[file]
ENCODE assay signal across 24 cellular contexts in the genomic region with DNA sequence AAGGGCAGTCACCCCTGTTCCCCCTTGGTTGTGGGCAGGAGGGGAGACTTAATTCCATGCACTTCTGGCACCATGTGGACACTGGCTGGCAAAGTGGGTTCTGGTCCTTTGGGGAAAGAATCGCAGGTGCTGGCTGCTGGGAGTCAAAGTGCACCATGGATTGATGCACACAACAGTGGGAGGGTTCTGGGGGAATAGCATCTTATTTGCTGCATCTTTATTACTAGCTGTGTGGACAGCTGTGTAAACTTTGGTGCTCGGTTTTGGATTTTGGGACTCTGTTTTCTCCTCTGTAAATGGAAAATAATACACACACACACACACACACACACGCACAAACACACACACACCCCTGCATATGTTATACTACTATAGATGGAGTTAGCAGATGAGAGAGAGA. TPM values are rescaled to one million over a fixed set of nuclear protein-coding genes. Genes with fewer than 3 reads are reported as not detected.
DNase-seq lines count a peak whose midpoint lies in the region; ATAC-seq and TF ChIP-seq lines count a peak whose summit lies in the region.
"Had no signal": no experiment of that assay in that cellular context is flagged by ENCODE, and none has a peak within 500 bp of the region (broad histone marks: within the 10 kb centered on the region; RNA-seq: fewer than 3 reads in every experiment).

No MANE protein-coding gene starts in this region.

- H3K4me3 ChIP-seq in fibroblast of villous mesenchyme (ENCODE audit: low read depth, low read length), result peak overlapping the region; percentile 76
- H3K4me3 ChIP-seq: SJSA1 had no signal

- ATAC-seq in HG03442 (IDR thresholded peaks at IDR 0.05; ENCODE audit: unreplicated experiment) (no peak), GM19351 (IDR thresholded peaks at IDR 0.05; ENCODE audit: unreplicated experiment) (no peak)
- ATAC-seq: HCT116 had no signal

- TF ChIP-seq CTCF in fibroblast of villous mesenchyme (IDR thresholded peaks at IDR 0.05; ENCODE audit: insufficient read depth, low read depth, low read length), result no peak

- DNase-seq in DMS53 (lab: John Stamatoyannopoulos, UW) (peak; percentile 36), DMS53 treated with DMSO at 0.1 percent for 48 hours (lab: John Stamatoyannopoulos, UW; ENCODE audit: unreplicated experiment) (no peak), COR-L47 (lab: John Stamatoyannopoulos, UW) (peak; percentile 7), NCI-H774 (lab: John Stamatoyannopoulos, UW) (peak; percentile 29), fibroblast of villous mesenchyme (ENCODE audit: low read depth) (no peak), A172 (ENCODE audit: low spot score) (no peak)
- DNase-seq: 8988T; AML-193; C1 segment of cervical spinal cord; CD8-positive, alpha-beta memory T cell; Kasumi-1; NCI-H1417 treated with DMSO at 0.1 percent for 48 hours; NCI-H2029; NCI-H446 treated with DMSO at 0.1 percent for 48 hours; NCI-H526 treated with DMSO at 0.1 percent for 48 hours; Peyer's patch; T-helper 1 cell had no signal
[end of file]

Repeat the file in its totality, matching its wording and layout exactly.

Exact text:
ENCODE assay signal across 24 cellular contexts in the genomic region with DNA sequence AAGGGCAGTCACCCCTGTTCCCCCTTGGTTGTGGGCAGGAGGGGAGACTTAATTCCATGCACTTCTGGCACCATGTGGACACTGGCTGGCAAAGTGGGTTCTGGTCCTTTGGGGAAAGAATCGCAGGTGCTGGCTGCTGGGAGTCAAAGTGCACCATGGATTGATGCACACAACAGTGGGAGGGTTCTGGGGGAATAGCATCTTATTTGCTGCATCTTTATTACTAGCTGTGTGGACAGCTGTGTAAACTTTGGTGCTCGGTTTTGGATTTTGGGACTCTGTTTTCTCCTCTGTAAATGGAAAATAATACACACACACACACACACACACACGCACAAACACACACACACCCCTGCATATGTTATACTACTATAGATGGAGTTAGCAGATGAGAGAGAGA. TPM values are rescaled to one million over a fixed set of nuclear protein-coding genes. Genes with fewer than 3 reads are reported as not detected.
DNase-seq lines count a peak whose midpoint lies in the region; ATAC-seq and TF ChIP-seq lines count a peak whose summit lies in the region.
"Had no signal": no experiment of that assay in that cellular context is flagged by ENCODE, and none has a peak within 500 bp of the region (broad histone marks: within the 10 kb centered on the region; RNA-seq: fewer than 3 reads in every experiment).

No MANE protein-coding gene starts in this region.

- H3K4me3 ChIP-seq in fibroblast of villous mesenchyme (ENCODE audit: low read depth, low read length), result peak overlapping the region; percentile 76
- H3K4me3 ChIP-seq: SJSA1 had no signal

- ATAC-seq in HG03442 (IDR thresholded peaks at IDR 0.05; ENCODE audit: unreplicated experiment) (no peak), GM19351 (IDR thresholded peaks at IDR 0.05; ENCODE audit: unreplicated experiment) (no peak)
- ATAC-seq: HCT116 had no signal

- TF ChIP-seq CTCF in fibroblast of villous mesenchyme (IDR thresholded peaks at IDR 0.05; ENCODE audit: insufficient read depth, low read depth, low read length), result no peak

- DNase-seq in DMS53 (lab: John Stamatoyannopoulos, UW) (peak; percentile 36), DMS53 treated with DMSO at 0.1 percent for 48 hours (lab: John Stamatoyannopoulos, UW; ENCODE audit: unreplicated experiment) (no peak), COR-L47 (lab: John Stamatoyannopoulos, UW) (peak; percentile 7), NCI-H774 (lab: John Stamatoyannopoulos, UW) (peak; percentile 29), fibroblast of villous mesenchyme (ENCODE audit: low read depth) (no peak), A172 (ENCODE audit: low spot score) (no peak)
- DNase-seq: 8988T; AML-193; C1 segment of cervical spinal cord; CD8-positive, alpha-beta memory T cell; Kasumi-1; NCI-H1417 treated with DMSO at 0.1 percent for 48 hours; NCI-H2029; NCI-H446 treated with DMSO at 0.1 percent for 48 hours; NCI-H526 treated with DMSO at 0.1 percent for 48 hours; Peyer's patch; T-helper 1 cell had no signal